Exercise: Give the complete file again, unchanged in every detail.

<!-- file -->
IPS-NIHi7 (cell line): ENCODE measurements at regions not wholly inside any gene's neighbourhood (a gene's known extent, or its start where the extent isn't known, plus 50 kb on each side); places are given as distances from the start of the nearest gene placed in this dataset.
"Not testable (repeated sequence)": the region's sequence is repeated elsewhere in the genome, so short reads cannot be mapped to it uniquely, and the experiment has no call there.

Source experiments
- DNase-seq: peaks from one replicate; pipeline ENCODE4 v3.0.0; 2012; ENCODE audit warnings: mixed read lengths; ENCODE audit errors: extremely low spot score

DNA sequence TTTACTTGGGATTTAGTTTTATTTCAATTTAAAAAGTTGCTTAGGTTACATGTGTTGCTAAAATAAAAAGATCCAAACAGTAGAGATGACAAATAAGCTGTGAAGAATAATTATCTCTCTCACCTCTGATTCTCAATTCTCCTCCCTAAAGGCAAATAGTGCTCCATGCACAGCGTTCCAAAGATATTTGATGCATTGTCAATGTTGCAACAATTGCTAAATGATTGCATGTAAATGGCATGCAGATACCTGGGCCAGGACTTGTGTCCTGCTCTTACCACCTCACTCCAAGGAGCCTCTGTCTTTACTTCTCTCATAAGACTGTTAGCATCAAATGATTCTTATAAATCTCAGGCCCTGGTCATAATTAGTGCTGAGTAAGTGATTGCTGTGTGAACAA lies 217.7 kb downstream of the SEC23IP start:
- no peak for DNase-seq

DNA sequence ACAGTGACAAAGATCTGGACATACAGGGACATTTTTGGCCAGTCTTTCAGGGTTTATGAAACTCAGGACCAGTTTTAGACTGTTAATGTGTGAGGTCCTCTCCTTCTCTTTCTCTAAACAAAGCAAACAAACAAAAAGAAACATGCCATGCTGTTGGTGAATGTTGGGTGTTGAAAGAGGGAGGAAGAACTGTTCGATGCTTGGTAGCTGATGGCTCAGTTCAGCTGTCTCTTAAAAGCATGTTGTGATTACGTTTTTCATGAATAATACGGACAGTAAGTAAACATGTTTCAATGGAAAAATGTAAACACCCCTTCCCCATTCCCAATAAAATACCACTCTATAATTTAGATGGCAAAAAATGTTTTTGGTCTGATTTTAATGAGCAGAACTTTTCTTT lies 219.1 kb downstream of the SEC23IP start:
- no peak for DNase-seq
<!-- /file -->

IPS-NIHi7 (cell line): ENCODE measurements at regions not wholly inside any gene's neighbourhood (a gene's known extent, or its start where the extent isn't known, plus 50 kb on each side); places are given as distances from the start of the nearest gene placed in this dataset.
"Not testable (repeated sequence)": the region's sequence is repeated elsewhere in the genome, so short reads cannot be mapped to it uniquely, and the experiment has no call there.

Source experiments
- DNase-seq: peaks from one replicate; pipeline ENCODE4 v3.0.0; 2012; ENCODE audit warnings: mixed read lengths; ENCODE audit errors: extremely low spot score

DNA sequence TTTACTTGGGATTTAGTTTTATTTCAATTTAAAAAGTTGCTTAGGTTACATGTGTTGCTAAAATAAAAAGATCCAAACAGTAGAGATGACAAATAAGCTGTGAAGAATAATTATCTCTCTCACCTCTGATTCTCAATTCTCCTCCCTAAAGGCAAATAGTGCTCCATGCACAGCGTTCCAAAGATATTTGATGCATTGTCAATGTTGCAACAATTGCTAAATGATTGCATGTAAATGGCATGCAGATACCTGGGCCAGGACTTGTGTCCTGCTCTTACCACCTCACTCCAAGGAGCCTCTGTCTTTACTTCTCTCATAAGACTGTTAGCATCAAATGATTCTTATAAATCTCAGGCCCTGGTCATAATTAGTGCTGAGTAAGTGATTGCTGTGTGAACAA lies 217.7 kb downstream of the SEC23IP start:
- no peak for DNase-seq

DNA sequence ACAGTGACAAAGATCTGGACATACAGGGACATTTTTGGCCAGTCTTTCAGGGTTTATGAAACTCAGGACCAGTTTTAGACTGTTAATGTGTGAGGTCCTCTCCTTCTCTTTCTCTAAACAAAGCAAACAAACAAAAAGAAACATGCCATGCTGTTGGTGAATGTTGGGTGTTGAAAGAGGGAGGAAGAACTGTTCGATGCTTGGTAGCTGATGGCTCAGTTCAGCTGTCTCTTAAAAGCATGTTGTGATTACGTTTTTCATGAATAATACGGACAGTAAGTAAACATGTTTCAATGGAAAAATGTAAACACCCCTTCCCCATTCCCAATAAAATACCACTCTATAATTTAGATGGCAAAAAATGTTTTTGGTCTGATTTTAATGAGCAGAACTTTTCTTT lies 219.1 kb downstream of the SEC23IP start:
- no peak for DNase-seq